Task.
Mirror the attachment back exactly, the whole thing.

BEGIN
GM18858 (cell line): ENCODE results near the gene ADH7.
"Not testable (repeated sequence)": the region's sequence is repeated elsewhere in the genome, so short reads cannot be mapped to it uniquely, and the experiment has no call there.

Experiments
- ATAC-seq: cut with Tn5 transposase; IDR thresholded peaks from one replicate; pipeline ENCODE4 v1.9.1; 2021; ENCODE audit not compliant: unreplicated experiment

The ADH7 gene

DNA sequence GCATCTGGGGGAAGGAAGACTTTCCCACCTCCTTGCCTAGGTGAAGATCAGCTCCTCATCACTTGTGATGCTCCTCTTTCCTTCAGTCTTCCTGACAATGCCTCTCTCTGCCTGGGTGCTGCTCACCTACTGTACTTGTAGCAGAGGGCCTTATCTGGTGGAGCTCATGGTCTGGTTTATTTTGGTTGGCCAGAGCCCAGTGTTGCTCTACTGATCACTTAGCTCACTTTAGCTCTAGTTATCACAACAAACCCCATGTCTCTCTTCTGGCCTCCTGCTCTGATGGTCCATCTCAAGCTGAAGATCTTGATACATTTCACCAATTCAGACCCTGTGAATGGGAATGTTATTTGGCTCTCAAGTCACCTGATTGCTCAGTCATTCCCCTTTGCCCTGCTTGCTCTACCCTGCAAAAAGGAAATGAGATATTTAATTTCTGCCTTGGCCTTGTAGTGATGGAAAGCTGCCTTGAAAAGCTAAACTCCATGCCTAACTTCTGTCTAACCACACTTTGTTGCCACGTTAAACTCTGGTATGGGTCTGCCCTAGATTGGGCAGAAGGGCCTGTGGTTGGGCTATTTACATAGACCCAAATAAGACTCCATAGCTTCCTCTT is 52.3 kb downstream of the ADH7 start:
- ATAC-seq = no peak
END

GM18858 (cell line): ENCODE results near the gene ADH7.
"Not testable (repeated sequence)": the region's sequence is repeated elsewhere in the genome, so short reads cannot be mapped to it uniquely, and the experiment has no call there.

Experiments
- ATAC-seq: cut with Tn5 transposase; IDR thresholded peaks from one replicate; pipeline ENCODE4 v1.9.1; 2021; ENCODE audit not compliant: unreplicated experiment

The ADH7 gene

DNA sequence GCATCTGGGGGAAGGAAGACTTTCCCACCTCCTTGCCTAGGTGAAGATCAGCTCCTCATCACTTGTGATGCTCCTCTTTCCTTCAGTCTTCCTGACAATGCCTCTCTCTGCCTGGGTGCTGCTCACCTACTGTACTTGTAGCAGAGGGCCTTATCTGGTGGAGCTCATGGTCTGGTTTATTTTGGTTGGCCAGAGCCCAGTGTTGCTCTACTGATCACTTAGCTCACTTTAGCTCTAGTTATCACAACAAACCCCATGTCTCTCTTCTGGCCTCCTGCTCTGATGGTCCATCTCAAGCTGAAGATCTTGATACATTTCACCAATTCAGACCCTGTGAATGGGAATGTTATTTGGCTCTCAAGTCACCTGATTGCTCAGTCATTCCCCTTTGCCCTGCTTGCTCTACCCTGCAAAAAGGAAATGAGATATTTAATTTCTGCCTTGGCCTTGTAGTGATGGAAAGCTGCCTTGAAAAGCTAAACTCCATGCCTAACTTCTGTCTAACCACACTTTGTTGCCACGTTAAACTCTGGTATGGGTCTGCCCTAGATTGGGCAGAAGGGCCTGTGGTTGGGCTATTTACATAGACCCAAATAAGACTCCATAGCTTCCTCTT is 52.3 kb downstream of the ADH7 start:
- ATAC-seq = no peak